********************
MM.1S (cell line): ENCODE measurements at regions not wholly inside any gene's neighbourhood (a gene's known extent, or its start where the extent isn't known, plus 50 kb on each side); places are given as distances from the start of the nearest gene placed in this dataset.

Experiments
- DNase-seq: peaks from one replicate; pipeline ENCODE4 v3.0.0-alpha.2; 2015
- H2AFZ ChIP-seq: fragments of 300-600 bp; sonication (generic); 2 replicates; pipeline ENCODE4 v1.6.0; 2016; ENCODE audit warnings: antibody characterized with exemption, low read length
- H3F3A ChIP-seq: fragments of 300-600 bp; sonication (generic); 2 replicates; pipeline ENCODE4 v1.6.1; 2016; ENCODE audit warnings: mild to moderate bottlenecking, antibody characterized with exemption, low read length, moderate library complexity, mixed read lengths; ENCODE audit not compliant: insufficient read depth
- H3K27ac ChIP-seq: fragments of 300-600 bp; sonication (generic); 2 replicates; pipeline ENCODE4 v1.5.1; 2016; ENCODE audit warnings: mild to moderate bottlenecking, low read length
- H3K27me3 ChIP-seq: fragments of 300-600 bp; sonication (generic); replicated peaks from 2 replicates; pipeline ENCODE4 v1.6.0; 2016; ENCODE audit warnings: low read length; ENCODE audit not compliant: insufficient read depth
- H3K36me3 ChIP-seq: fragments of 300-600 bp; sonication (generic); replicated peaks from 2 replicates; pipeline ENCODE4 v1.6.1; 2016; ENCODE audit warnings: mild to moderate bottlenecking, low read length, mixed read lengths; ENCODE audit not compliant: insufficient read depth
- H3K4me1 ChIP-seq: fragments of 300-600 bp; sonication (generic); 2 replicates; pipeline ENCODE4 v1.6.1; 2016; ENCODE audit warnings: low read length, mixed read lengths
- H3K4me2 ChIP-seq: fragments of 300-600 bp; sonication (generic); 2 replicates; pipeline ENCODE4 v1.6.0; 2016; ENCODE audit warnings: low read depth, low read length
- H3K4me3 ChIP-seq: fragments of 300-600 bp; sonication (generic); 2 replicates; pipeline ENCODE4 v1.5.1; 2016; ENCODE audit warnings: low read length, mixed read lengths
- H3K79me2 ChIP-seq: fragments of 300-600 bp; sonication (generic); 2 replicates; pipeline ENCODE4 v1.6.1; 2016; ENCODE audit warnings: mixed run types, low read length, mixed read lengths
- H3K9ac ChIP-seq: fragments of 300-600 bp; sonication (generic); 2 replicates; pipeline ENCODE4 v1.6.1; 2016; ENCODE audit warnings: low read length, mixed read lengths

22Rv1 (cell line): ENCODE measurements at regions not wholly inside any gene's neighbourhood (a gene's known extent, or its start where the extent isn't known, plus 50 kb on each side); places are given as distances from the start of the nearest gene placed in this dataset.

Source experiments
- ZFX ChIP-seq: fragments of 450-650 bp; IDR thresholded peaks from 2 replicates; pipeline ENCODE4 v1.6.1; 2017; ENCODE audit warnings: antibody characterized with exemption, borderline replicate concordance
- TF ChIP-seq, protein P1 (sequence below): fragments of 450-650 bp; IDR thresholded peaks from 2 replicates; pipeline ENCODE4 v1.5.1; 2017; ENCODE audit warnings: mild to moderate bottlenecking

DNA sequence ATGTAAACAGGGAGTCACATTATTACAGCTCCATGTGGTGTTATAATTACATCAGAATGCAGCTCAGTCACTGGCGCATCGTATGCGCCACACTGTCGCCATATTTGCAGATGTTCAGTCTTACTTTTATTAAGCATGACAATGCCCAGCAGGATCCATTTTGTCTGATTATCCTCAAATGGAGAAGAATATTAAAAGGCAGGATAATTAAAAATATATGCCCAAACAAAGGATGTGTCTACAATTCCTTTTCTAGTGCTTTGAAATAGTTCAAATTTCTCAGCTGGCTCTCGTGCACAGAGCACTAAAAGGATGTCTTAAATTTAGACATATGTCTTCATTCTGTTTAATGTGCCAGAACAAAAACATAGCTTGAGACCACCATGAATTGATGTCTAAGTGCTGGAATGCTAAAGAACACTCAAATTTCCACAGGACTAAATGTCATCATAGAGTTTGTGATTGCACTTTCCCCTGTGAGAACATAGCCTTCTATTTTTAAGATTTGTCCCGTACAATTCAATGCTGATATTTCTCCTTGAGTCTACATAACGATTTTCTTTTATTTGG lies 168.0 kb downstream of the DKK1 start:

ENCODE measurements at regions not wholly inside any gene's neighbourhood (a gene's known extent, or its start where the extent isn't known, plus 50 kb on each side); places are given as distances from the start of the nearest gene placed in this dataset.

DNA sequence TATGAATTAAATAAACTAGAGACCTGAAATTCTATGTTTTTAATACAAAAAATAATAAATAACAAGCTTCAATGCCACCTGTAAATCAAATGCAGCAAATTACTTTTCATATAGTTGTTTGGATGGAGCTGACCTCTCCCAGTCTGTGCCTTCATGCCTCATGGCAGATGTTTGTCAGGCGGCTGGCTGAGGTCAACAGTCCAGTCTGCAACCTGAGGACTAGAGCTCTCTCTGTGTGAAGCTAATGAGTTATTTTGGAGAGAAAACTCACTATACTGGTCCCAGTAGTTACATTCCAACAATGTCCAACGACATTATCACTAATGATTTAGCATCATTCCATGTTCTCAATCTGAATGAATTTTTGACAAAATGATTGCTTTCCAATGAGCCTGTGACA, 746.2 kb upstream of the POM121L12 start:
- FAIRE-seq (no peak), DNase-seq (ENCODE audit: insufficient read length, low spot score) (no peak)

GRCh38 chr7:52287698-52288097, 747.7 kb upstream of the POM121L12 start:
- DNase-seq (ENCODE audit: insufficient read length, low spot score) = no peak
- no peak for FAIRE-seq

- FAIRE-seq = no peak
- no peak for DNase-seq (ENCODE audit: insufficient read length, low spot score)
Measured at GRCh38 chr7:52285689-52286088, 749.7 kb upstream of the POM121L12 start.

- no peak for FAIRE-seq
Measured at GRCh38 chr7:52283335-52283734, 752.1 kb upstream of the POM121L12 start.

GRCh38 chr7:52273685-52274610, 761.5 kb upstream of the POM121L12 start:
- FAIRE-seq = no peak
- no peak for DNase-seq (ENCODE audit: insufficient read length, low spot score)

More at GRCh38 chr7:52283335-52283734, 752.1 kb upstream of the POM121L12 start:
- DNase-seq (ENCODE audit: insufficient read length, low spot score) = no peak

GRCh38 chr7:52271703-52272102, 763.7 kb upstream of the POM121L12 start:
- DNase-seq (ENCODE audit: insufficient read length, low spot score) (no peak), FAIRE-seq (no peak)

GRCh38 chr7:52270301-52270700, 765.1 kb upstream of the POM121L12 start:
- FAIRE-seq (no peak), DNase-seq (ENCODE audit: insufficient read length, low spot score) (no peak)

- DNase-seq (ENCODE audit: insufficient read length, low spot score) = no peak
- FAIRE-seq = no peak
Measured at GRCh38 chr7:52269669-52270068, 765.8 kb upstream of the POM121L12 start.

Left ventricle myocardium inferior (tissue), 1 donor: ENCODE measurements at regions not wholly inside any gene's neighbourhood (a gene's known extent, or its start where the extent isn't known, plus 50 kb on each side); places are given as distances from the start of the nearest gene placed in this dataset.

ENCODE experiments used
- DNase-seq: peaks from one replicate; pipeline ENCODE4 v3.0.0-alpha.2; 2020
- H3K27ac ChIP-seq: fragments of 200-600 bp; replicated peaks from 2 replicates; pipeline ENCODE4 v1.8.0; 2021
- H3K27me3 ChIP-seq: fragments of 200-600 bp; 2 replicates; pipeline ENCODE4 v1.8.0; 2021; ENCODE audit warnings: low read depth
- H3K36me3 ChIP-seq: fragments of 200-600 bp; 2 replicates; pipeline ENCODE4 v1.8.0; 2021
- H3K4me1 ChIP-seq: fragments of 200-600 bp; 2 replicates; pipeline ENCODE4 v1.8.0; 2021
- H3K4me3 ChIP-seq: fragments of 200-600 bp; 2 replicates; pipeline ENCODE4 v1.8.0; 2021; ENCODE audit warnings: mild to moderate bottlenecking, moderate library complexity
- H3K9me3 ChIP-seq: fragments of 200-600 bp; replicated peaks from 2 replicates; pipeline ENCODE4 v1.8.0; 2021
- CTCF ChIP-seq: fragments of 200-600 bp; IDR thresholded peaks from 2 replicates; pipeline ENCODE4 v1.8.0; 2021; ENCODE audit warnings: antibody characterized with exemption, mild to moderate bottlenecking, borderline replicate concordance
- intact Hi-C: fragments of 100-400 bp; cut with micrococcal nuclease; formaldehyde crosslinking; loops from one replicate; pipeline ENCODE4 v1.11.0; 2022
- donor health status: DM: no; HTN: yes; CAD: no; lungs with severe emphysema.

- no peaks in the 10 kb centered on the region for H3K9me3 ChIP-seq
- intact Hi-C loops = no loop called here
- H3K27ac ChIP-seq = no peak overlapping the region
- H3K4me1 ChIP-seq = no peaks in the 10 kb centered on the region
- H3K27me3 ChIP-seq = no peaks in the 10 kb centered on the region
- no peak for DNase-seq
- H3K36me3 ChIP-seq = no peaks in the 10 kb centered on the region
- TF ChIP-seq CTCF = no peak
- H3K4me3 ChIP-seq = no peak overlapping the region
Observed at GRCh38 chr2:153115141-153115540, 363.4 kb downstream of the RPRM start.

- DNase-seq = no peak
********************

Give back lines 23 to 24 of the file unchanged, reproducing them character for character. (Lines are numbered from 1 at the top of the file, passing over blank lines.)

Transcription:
- DNase-seq (ENCODE audit: insufficient read length, low spot score) = no peak
- no peak for FAIRE-seq